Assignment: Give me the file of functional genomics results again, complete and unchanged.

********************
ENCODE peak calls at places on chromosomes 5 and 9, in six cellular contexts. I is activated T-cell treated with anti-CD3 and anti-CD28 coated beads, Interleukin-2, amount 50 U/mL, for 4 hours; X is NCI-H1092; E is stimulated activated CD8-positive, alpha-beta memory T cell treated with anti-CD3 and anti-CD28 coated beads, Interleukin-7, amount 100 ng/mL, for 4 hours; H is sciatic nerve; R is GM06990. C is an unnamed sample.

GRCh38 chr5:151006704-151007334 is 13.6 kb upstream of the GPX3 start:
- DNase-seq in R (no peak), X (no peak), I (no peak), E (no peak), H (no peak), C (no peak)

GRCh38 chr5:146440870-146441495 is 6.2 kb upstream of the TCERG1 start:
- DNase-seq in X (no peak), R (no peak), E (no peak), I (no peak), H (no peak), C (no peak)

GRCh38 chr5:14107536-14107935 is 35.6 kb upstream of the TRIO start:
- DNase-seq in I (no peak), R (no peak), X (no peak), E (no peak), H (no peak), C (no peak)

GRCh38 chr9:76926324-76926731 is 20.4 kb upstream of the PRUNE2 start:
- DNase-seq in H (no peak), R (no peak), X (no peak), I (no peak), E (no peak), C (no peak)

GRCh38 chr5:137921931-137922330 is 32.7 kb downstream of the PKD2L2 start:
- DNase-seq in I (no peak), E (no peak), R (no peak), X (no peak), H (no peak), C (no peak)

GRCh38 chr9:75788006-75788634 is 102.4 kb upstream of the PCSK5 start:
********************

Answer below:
ENCODE peak calls at places on chromosomes 5 and 9, in six cellular contexts. I is activated T-cell treated with anti-CD3 and anti-CD28 coated beads, Interleukin-2, amount 50 U/mL, for 4 hours; X is NCI-H1092; E is stimulated activated CD8-positive, alpha-beta memory T cell treated with anti-CD3 and anti-CD28 coated beads, Interleukin-7, amount 100 ng/mL, for 4 hours; H is sciatic nerve; R is GM06990. C is an unnamed sample.

GRCh38 chr5:151006704-151007334 is 13.6 kb upstream of the GPX3 start:
- DNase-seq in R (no peak), X (no peak), I (no peak), E (no peak), H (no peak), C (no peak)

GRCh38 chr5:146440870-146441495 is 6.2 kb upstream of the TCERG1 start:
- DNase-seq in X (no peak), R (no peak), E (no peak), I (no peak), H (no peak), C (no peak)

GRCh38 chr5:14107536-14107935 is 35.6 kb upstream of the TRIO start:
- DNase-seq in I (no peak), R (no peak), X (no peak), E (no peak), H (no peak), C (no peak)

GRCh38 chr9:76926324-76926731 is 20.4 kb upstream of the PRUNE2 start:
- DNase-seq in H (no peak), R (no peak), X (no peak), I (no peak), E (no peak), C (no peak)

GRCh38 chr5:137921931-137922330 is 32.7 kb downstream of the PKD2L2 start:
- DNase-seq in I (no peak), E (no peak), R (no peak), X (no peak), H (no peak), C (no peak)

GRCh38 chr9:75788006-75788634 is 102.4 kb upstream of the PCSK5 start: